The Ripping Process

    This process will be limited in part by the speed of your Blu-ray drive. I recommend you purchase the fastest drive you can find otherwise you'll need to set it and forget it until the next day.

    1. Install AnyDVD HD
    2. Start AnyDVD HD
    3. Right click the AnyDVD HD icon in the Windows system tray and select Rip Video DVD to Harddisk.

    Once the ripping is complete the unencrypted files will have a directory structure similar to that pictured below.


     

    Rip Blu-ray File Structure
    click to enlarge


     

     

     

    4. Open tsMuxeR
    5. Click the Add button on the upper-right side and browse to the largest m2ts file located in the newly created STREAM directory.
    6. Under the Tracks section of tsMuxeR select the audio version desired. In my case it's the LPCM two channel 24/48 version.
    7. Under the Output section select Demux
    8. Select the Start Demuxing button on the bottom of the tsMuxeR window and wait.

     

    Rip Blu-ray File tsMuxeR
    click to enlarge


     

     

    The output will be a single large WAV Audio file that can be imported into any playback application or converted to another format. I have yet to break up this single file into individual files for each track, but since it's a live concert I kind of like the continuity of a single file and I actually listen to the whole concert in a single sitting. I chose to convert to AIFF and add album art in iTunes. Once added to the iTunes library it's possible to look at the track information and see the Sample Size and Sample Rate to make sure the audio has not been downsampled. In an effort to save disk space downsampling can occur automatically by some applications designed to rip Blu-ray. tsMuxeR did not downsample the audio track in any of my tests.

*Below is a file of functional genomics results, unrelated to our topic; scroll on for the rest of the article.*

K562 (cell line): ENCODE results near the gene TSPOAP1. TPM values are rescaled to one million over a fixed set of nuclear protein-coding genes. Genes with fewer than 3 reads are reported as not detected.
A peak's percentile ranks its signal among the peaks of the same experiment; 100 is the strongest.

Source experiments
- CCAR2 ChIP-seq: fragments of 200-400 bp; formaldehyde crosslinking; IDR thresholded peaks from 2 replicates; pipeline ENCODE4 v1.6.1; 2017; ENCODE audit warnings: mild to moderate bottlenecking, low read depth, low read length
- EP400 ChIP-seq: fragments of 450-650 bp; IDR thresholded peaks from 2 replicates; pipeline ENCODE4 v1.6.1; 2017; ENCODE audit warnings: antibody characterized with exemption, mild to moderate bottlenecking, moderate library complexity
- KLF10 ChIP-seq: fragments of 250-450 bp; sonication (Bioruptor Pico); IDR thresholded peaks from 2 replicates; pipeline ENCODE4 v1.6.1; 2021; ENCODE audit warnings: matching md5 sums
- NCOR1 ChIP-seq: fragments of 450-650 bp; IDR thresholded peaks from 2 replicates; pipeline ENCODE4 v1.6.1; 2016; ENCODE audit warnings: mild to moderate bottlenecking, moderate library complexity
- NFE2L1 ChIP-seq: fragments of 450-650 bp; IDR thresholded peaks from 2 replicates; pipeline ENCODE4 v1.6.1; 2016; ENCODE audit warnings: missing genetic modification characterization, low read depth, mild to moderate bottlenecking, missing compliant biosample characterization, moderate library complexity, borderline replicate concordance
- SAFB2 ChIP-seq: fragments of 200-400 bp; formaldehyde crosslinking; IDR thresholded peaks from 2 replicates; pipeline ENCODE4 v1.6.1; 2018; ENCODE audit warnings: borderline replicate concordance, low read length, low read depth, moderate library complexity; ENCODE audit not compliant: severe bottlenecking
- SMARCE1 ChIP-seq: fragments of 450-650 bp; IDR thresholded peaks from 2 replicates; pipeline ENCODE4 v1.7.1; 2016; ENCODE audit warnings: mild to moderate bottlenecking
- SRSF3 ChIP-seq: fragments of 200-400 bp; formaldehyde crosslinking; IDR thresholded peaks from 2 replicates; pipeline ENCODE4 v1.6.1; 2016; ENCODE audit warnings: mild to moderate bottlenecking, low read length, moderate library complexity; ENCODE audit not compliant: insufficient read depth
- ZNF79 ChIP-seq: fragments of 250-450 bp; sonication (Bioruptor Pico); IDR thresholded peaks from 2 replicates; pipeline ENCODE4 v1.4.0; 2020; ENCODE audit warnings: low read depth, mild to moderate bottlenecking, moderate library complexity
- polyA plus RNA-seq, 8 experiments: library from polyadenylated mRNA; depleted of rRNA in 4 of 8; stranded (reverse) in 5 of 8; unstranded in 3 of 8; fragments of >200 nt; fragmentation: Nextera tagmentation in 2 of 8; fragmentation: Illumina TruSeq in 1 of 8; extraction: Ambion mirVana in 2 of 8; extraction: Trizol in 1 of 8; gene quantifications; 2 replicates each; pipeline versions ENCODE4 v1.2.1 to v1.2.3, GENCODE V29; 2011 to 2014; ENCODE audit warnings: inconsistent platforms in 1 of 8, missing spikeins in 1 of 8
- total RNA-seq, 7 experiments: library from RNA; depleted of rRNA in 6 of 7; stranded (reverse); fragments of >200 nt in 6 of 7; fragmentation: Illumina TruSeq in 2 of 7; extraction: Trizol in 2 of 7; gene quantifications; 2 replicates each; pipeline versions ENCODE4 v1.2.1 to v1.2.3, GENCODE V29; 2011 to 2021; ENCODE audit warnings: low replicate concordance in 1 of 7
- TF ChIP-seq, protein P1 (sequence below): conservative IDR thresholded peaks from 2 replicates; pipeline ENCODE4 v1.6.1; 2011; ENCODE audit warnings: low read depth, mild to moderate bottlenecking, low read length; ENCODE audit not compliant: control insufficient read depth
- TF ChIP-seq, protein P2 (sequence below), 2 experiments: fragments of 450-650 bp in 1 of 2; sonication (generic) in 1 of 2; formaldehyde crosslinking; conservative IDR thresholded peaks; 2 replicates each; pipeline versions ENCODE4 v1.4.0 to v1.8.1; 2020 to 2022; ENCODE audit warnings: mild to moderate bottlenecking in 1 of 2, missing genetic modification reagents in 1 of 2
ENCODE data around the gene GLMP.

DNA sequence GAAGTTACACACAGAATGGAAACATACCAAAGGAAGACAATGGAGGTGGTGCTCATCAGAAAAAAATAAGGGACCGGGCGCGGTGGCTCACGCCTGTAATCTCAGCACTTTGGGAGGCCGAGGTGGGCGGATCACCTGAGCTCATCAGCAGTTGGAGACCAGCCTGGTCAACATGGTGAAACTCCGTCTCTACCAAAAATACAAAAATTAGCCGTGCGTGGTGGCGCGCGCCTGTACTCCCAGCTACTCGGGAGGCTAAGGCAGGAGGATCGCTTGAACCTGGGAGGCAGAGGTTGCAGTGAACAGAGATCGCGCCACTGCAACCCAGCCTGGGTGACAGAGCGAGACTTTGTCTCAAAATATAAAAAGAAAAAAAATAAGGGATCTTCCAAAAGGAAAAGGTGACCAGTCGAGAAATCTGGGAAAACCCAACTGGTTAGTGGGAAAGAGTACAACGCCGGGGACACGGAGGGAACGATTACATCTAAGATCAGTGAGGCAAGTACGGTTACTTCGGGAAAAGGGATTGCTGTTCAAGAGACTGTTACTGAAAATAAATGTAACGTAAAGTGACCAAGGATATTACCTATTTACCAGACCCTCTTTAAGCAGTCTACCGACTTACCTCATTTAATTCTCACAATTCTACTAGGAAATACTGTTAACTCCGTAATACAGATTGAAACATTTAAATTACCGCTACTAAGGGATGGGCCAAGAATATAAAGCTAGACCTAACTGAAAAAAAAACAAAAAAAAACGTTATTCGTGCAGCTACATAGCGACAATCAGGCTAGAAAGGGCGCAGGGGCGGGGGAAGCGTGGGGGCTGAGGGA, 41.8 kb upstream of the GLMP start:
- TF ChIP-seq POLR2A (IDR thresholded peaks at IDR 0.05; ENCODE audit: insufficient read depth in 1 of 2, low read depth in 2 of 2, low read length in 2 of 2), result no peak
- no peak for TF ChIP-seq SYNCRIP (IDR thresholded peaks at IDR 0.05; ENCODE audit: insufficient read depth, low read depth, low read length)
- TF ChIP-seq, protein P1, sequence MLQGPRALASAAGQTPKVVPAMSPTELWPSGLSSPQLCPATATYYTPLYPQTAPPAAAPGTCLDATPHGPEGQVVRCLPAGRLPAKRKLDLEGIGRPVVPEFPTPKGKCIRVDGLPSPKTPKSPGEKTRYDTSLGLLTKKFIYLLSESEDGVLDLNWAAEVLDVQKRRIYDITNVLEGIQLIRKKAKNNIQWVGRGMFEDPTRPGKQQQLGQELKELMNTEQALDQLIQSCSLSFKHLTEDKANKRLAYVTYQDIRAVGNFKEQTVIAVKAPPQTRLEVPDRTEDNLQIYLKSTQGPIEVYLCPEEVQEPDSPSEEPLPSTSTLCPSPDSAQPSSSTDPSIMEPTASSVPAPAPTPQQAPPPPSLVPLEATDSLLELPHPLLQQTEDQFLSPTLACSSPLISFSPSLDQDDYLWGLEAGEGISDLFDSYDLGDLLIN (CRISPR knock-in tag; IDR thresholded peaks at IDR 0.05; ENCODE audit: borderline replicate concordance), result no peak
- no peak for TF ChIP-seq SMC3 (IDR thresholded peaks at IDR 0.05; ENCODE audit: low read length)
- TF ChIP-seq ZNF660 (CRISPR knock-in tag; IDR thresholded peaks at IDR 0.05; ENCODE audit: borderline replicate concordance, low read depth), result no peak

Rip Blu-ray File Audio 01
    click to enlarge


     

     

     

    Rip Blu-ray File Audio 02
    click to enlarge


     

     

     

    Conclusion

    Since I spent a couple days on this journey I'm pretty sure I can complete the whole process blindfolded. The tough part was figuring all of this stuff out and exactly what was the minimum required to rip Blu-ray audio. This is a huge plus for all the Computer Audiophile readers. I waste my time so you don't have to :~) (That kind of sounds like one of those slimy personal injury lawyer commercials). The whole process is really two steps. 1. Rip the Blu-ry disc to your hard drive, and 2. Demux the m2ts file to a WAV. Now that I've successfully completed a Blu-ray audio rip, I think it's time to purchase the Neil Young Archives!

     

     






     

     
    Comments 63 Comments
    1. The Computer Audiophile's Avatar
      The Computer Audiophile -
      Hi Eric - As a music lover and audiophile I think ripping Blu-ray is wonderful. Please let me know where you can find Neil Young content at 24/192 that is not on Blu-ray. The same goes for all the high resolution concerts like the Dave Matthews concert I ripped for this article. I realize you can download some hugh resolution material right now, but the selection is far to limited. <br />
      <br />
      The more music the better and when it's high resolution it's hard to top.<br />
      <br />